“As Etihad continues to focus on recovery and rebuilding our global network, we will continue to rely on the efficiencies and advantages of our twin engine wide-body aircraft,” an airline spokesperson told Gulf News. “As always we continue to focus on the wellness and safety of our guests, while providing the world class service they deserve and have come to expect from Etihad.”
Last week, Etihad announced a management overhaul aimed at transforming the company into a “mid-size, full-service” carrier with a “leaner, flatter and scale-able” structure. “After our best-ever Q1 performance, none of us could have predicted the challenges that lay ahead in the remainder of this year,” said Tony Douglas, Group CEO, Etihad Aviation Group, in a statement.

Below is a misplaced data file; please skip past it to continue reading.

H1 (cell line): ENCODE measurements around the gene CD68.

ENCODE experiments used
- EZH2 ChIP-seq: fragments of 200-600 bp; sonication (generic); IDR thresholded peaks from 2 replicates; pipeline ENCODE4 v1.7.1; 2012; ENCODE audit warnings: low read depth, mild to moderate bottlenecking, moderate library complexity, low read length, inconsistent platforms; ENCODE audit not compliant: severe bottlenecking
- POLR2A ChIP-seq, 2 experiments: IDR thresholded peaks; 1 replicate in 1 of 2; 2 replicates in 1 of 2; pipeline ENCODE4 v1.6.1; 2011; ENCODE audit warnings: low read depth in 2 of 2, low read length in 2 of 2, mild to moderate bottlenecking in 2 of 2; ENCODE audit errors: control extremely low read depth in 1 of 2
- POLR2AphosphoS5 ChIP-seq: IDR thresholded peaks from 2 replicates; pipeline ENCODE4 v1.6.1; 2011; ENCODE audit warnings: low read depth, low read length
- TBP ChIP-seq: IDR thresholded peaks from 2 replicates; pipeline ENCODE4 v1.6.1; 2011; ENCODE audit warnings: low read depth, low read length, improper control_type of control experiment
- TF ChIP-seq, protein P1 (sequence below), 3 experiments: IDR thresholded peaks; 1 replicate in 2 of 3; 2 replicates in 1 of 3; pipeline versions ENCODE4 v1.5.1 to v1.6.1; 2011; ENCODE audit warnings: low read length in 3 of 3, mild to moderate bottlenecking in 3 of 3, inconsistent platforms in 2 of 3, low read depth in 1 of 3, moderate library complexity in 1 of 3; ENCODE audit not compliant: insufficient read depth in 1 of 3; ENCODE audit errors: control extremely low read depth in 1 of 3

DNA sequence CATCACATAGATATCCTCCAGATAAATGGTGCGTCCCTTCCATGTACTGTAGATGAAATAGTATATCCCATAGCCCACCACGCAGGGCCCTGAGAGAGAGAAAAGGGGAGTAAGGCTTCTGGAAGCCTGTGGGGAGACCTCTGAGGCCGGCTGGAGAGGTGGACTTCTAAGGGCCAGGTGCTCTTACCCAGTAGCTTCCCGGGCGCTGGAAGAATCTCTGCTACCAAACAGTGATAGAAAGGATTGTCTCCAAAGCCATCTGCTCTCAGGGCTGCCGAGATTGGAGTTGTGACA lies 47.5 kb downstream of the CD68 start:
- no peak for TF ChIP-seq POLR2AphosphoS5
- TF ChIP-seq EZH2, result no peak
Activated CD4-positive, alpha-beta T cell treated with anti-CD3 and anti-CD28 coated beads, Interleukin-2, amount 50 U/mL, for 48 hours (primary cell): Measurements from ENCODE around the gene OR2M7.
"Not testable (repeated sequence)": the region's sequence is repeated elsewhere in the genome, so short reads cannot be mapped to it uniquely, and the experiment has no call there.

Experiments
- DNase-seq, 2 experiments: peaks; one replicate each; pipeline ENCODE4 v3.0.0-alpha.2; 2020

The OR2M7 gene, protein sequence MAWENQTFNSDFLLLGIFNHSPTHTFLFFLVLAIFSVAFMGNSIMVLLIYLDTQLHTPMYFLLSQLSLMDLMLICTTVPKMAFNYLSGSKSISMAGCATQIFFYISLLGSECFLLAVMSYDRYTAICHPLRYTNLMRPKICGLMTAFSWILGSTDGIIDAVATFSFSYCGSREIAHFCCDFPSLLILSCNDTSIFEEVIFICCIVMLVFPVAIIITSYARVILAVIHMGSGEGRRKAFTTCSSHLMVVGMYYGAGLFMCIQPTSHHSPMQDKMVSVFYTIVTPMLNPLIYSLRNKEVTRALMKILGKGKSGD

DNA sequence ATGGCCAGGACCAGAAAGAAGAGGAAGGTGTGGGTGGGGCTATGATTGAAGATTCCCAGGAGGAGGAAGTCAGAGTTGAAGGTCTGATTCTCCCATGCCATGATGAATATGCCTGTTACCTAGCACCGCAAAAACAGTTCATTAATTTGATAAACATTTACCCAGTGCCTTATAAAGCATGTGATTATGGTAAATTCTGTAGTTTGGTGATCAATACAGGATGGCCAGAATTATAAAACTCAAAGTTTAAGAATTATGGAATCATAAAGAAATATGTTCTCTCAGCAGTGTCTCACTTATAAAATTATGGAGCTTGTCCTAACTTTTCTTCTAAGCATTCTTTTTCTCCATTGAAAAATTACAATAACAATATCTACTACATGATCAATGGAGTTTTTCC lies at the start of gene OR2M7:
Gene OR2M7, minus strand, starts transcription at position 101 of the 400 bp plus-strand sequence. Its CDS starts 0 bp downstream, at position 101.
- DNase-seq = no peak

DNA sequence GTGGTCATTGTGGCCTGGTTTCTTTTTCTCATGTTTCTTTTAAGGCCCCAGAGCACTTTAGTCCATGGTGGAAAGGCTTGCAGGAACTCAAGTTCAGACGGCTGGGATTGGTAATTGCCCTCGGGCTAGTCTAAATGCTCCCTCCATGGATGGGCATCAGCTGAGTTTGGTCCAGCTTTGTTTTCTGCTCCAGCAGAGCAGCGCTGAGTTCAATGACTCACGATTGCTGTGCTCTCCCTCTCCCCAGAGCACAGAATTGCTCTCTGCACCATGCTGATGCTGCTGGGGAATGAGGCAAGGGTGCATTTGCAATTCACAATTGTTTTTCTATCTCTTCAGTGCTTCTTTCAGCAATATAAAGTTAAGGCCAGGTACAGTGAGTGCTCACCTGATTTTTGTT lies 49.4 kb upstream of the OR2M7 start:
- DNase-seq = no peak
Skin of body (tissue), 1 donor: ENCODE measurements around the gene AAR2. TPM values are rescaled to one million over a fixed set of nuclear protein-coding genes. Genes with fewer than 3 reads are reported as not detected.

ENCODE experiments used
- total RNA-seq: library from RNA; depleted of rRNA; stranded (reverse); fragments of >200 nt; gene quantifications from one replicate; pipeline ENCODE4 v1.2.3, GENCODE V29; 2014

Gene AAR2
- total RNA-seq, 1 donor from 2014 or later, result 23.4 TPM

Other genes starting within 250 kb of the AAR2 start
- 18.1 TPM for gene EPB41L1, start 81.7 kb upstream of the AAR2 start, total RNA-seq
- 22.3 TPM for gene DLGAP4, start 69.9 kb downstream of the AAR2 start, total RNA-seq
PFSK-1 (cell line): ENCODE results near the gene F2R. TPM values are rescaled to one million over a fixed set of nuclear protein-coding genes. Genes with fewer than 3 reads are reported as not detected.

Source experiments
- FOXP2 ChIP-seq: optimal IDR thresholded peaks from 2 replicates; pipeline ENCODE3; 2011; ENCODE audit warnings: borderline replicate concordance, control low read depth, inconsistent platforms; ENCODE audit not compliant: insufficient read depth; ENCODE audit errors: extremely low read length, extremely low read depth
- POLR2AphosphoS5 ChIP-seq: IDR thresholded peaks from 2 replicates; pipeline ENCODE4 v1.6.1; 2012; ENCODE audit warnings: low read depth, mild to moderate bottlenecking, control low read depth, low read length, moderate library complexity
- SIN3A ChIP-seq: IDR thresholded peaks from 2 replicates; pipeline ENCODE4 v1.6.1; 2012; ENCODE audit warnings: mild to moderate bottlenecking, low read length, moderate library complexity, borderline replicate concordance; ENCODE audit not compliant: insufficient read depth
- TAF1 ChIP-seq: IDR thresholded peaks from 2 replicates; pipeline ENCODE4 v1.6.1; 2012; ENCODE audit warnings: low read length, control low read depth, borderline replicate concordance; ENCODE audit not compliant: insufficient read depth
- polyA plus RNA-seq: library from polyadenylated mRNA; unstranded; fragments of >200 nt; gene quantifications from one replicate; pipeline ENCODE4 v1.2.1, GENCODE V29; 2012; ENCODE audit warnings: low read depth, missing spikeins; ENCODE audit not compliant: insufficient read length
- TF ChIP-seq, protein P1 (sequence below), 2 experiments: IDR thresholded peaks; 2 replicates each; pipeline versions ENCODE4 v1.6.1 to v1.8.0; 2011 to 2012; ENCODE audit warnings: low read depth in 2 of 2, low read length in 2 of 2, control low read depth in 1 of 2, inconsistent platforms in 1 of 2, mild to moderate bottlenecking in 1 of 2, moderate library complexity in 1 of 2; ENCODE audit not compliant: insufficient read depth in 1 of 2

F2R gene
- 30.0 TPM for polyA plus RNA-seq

The airline reported operating losses of $758 million in the first six months of 2020 with revenues hit due to the closure of international borders, and the suspension of flights to halt the spread of the virus.
Prior to the pandemic, Etihad operated flights to over 120 passenger and cargo destinations with a fleet of 102 aircraft.
UAE airlines have been hit hard by the pandemic, which has decimated global travel demand. Last month, the International Air Transport Association (IATA) lowered its 2020 passenger traffic forecast for the Middle East to reflect a “weaker-than-expected” recovery.
Last Thursday, Dubai-based Emirates Group recorded a half-year loss for the first time in over 30 years. UAE’s largest airline slipped into a loss of Dh14.1 billion for the first six months of its 2020-21 financial year.